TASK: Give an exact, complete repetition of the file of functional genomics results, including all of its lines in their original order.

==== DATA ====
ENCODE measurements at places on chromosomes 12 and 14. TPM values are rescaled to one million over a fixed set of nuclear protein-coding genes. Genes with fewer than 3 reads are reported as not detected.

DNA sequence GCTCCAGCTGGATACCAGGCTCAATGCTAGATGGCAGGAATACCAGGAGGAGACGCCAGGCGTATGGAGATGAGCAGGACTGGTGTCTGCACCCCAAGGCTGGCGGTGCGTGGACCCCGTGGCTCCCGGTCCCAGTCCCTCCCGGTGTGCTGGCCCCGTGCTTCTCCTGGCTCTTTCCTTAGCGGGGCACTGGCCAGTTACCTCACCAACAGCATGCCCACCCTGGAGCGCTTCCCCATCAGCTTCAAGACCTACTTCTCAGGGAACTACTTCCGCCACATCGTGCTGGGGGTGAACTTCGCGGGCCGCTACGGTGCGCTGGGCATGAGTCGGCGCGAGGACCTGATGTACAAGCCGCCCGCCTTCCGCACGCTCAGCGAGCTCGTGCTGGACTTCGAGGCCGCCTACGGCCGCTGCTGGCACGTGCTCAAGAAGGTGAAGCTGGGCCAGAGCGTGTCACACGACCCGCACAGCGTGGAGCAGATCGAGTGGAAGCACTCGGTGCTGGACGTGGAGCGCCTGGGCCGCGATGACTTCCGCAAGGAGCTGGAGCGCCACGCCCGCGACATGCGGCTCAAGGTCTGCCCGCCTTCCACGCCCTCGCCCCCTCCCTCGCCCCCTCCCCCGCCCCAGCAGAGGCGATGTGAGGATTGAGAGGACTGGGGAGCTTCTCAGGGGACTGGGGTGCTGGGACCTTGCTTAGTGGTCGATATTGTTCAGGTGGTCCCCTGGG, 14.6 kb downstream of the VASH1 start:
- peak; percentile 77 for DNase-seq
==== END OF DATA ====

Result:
ENCODE measurements at places on chromosomes 12 and 14. TPM values are rescaled to one million over a fixed set of nuclear protein-coding genes. Genes with fewer than 3 reads are reported as not detected.

DNA sequence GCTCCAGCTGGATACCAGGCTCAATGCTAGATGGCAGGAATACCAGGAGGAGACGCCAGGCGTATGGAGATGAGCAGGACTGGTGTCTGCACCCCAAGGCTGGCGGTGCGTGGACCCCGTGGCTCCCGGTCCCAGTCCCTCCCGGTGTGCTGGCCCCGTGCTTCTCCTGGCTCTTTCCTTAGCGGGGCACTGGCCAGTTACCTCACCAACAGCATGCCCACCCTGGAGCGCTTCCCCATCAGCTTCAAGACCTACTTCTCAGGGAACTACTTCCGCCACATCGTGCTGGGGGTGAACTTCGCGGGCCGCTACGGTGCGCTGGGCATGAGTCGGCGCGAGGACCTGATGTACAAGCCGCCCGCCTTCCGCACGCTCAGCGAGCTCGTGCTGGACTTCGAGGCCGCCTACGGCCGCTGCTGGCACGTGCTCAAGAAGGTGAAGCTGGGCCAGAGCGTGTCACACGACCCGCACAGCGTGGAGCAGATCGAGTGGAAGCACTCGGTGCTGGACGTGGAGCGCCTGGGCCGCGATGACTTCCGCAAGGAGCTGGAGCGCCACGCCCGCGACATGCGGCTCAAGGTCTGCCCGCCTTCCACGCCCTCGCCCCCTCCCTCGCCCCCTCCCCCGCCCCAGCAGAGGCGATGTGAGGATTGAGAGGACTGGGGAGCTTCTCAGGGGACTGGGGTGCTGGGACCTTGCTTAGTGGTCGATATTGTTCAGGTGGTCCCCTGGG, 14.6 kb downstream of the VASH1 start:
- peak; percentile 77 for DNase-seq